QUESTION: Do you drink crema? Or should I be scooping it out or something like that? – Tiffany T.
ANSWER: Over the past decade, a common debate amongst espresso drinkers has centered around whether or not one should consume the crema, or the foamy head that forms on the top of an espresso shot. Though there are legitimately good reasons why coffee drinkers may choose to either keep or discard their crema, coffee drinkers can’t seem to agree on what is truly the best course of action.
Many coffee connoisseurs drink their espresso shots as they come, crema and all, letting the crema rest on top, where it is sure to be the first part of the beverage to touch the tongue. This allows the crema to be the first thing drinkers taste when they take their first sip of espresso.
Another popular method amongst espresso enthusiasts, is to stir the crema into the espresso shot so that it mixes into the brew, blending the flavors of the espresso and the crema together in the process.
A newer method was suggested just over one dozen years ago by the Denmark Coffee Collective, in which the crema is scraped off the top of the shot, removed from the cup and discarded before the espresso is consumed.
Crema, by itself, is quite atrocious. It is described as tasting ashy, dry, and especially bitter. Removing the crema from your espresso shot prior to drinking will typically result in a sweeter flavor and a lighter mouthfeel. By removing the crema, the drinker also removes some of the oils while mostly eliminating the frothy texture as well.
Though removing the crema from your espresso works wonders for reducing the bitterness of the beverage, allowing the more subtle flavors in the roast to shine a bit more, many believe that the bitterness which the crema provides, is an essential part of the espresso drinking experience.
Many espresso drinkers enjoy the texture and the overt bitterness that the crema adds and scoff at the thought of scraping it off the top. The crema foam topping is also aesthetically appealing as well, as it adds some character to the way an espresso shot is presented. If the espresso shot is evenly and accurately tamped and extracted correctly, the crema should look like a creamy, golden foam.
Before we discuss the merits of each crema concoction, let us first discuss how crema is formed, and define it more descriptively, for those who may not be sure exactly what it is in the first place. Like the foamy, frothy head that forms on a cold draft beer when it is properly poured into a pint glass and slid across the bar, the crema head which forms on a properly extracted shot of espresso adds a foamy texture, coupled with a burnt, bitter taste to your espresso.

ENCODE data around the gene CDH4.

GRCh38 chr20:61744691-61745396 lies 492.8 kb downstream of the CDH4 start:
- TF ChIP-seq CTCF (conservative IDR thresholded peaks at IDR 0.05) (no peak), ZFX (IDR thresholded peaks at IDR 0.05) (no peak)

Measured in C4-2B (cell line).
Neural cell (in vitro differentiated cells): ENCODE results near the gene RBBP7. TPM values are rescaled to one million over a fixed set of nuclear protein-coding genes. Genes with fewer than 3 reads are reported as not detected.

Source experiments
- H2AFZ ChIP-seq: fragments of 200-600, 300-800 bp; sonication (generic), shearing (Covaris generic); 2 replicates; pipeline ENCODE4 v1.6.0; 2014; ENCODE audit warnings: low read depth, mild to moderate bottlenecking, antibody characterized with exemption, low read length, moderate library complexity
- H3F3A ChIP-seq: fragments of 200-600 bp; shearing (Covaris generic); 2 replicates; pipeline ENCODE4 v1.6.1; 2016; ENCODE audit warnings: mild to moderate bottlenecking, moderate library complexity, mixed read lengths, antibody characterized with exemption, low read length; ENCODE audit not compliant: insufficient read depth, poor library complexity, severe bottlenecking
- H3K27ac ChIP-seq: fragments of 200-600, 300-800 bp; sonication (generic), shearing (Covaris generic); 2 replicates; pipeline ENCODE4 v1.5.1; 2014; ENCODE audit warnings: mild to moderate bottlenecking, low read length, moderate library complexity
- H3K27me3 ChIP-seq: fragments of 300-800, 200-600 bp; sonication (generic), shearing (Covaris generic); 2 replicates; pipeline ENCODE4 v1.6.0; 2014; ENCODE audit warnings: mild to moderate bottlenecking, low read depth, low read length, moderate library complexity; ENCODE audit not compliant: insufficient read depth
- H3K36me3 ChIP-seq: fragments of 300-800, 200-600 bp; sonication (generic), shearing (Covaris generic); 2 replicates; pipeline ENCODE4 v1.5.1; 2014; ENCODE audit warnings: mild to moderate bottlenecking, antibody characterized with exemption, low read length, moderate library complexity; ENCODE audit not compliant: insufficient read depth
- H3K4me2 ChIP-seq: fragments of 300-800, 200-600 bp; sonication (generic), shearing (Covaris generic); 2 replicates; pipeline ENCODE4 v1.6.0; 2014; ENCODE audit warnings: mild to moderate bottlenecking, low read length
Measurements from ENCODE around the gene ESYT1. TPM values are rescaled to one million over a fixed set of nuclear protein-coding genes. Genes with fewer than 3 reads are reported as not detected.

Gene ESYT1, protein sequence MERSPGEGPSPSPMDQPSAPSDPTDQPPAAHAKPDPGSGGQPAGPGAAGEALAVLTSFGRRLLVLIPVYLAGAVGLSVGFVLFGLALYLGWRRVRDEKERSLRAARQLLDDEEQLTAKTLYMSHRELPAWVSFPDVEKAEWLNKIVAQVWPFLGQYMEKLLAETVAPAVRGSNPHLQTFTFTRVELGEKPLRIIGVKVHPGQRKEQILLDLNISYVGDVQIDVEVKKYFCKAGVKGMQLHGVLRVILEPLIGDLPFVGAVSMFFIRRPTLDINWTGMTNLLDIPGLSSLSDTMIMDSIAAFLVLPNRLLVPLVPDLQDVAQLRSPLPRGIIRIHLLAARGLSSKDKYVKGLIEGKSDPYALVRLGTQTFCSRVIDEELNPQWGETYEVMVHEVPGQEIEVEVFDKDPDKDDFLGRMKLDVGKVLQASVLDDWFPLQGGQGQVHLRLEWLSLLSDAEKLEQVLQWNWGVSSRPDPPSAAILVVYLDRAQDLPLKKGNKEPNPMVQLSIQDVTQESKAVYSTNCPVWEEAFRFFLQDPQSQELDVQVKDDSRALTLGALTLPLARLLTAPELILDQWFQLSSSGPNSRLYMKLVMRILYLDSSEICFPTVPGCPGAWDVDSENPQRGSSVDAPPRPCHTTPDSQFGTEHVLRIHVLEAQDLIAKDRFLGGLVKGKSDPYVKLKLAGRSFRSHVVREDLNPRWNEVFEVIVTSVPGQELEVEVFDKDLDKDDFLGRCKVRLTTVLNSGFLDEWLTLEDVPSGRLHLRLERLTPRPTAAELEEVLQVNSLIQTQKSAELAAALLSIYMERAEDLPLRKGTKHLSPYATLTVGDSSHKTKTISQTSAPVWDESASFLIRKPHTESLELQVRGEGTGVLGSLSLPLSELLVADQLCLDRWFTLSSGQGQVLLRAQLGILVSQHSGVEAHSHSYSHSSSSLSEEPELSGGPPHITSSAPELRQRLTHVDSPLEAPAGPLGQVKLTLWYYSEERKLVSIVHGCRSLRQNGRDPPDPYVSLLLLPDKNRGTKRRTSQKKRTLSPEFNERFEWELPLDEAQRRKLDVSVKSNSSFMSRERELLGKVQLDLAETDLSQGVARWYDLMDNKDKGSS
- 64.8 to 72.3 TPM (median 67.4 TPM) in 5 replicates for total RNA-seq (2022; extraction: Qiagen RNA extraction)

Crema doesn’t form on regular coffee, no matter how it is brewed. However, when heated, pressurized water comes into contact with freshly ground coffee beans, the grounds begin to release CO2 gas, or Carbon Dioxide. The pressure created from the release of this gas works to mix the oils present in the coffee beans with the heated water.
The release results in small gas and air pockets, or bubbles, which form on the top layer of your shot, and are held in place by the oil and water emulsion. The tiny bubbles that rest on top of the espresso shot are mostly CO2 and other gasses, which are lightweight, which is why they float atop the heavier, denser liquid underneath.
When you drink an espresso shot with a nice crema layer on the top, you experience layered texture as well flavor. Espresso shots aren’t really supposed to be sweet and light-bodied, like they come across when the crema is removed. If you want something sweet and light-bodied, espresso probably isn’t gonna hit the spot. Perhaps a cup of regular drip coffee with a bit of cream and sugar would be more fitting.
When you blend the crema into the shot before you drink it, it keeps the flavors that the crema offer up, but it greatly diminishes the texture, body, and mouthfeel that an espresso shot with the crema left undisturbed provides. Though the espresso is still much stronger and more complex in flavor than a standard coffee, by stirring the crema into the shot, the light, foamy texture is no longer present.
When you scrape off the crema, you save yourself from excess bitterness. If you love espresso but would enjoy it more if it were less bitter and a little bit more sweet, scraping the crema off of your espressos might be the best route you could take.
So to answer your question, only you can decide which of the methods suits your tastes the best. Those that drink espresso with the crema left undisturbed likely couldn’t imagine themselves ever scraping off the foam. Those that prefer stirring it up are probably not particular about the texture that the foamy layer provides. Those that prefer scraping off the crema must not care much for the bitterness of a traditional espresso shot. Whether or not you choose to drink the crema is up to your personal taste.